DOUGLAS: I think the training is very similar, but what we concentrate on is individual skill sets. Move, shoot, communicate, mitigate and Soldier first — similar to the U.S. But with every MOS [military occupational specialty], we do coursing that’s common. Because we’re small, we can do that. They all go and do an all-arms course. That’s where they get their Soldier first skills, because everyone is taught the same curriculum. In your MOS, you do your trade coursing, which is done solely on your trade. And then you combine that with doing exercises overseas with your partners to doing deployments, and when you build that whole continuum, you get a well-rounded Soldier. 

FORUM: Please talk about Pacific Pathways and the role the New Zealand Army has played in the past and what you anticipate its role will be as Pacific Pathways 2.0 rolls out.

DOUGLAS: Australia and New Zealand know the Pacific, so for other partners that want to play in that particular area, it’s leveraging off what we’re doing. And that’s certainly the way the U.S. wants to go. It’s looking for opportunities where you can send a couple of Aussies, a couple of Kiwis and couple of U.S. (Soldiers) and then go and do a mobile training team to bring our key partners into the Pacific and integrate. The other part is, we’ve got technical warrant officers, sergeant majors, who are posted on Fiji and Tonga and Vanuatu as well. Australia has as well. What that brings for us is that knowledge of that nation and that close relationship. If we wanted to play somewhere else with another country where the U.S. has a strong relationship, we would do the same and leverage off what the U.S. is doing. I see 2.0 as enhancing what we’ve got and looking for further opportunities. I would also say the key thing for all nations is you have to ask the nation you’re going to help what they want. Not imposing what we think they want is key.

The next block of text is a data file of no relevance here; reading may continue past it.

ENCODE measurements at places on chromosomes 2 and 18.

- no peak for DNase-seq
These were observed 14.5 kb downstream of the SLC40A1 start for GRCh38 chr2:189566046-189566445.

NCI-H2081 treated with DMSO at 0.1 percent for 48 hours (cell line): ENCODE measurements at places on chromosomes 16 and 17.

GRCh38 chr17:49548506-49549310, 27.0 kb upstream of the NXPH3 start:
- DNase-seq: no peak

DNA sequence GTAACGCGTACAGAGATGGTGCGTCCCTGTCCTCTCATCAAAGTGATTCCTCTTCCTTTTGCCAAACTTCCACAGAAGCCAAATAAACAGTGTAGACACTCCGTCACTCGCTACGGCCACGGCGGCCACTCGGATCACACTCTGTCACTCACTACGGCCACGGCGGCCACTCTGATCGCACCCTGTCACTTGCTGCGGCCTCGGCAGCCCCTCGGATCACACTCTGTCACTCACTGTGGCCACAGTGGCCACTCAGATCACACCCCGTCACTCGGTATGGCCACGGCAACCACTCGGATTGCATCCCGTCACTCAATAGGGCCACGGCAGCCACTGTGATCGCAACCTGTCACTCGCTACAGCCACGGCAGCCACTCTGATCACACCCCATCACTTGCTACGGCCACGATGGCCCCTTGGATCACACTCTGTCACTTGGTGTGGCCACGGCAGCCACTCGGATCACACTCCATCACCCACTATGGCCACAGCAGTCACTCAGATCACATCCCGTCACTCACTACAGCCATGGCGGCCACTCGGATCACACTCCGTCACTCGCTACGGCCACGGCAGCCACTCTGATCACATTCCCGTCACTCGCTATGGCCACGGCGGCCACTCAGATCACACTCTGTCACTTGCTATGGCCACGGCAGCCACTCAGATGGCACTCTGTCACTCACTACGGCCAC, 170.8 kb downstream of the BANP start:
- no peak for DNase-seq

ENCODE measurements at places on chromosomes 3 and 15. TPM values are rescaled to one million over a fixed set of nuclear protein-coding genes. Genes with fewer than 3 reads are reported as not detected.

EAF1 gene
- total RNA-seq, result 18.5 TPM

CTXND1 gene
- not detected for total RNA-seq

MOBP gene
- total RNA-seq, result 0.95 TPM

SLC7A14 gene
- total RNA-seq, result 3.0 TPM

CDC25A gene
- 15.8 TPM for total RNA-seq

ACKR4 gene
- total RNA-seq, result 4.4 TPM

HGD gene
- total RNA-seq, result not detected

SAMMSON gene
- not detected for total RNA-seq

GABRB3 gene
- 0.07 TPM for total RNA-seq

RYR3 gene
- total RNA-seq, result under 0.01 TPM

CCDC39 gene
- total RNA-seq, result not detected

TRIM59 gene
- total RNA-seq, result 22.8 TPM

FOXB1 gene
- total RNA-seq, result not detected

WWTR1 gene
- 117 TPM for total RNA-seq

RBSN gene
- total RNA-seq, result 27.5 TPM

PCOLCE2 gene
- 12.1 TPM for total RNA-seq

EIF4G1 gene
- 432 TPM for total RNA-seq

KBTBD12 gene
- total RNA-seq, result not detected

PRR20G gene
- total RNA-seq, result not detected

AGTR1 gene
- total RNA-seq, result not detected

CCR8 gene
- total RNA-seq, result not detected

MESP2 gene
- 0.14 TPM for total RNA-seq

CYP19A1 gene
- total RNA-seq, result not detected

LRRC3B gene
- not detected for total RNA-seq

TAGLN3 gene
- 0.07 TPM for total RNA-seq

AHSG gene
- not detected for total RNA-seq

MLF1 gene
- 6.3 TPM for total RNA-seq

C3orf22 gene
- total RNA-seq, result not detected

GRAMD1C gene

FORUM: New Zealanders refer to Micronesia and Polynesia as their backyard. What other partnerships and trainings does the New Zealand Army have with its Pacific island nation neighbors?

DOUGLAS: From an NCO [noncommissioned officer] perspective, it’s the officers and the NCOs coming to do our coursing, so you get that shared experience. It’s sending mobile training teams into those countries on what they want to be trained on. [That is] the people-to-people stuff. At the strategic level, at my level, it’s having close relationships within the region. It’s coming together talking and visiting each other’s countries. It’s setting our sights on future flight and leveraging off what we do at LANPAC and what we do in PACC/PAMS [Pacific Armies Chiefs Conference and Pacific Armies Management Seminar]. You can do the talk first, but the key thing is how do we turn it into action. 

New Zealand Chief of Army Maj. Gen. John Boswell inspects new Soldiers from Recruit Regular Force 395 at Waiouru Military Camp. NEW ZEALAND ARMY

FORUM: As a smaller Army in the region, what are some ways New Zealand leverages its partners and allies to maximize what Kiwi forces have to contribute?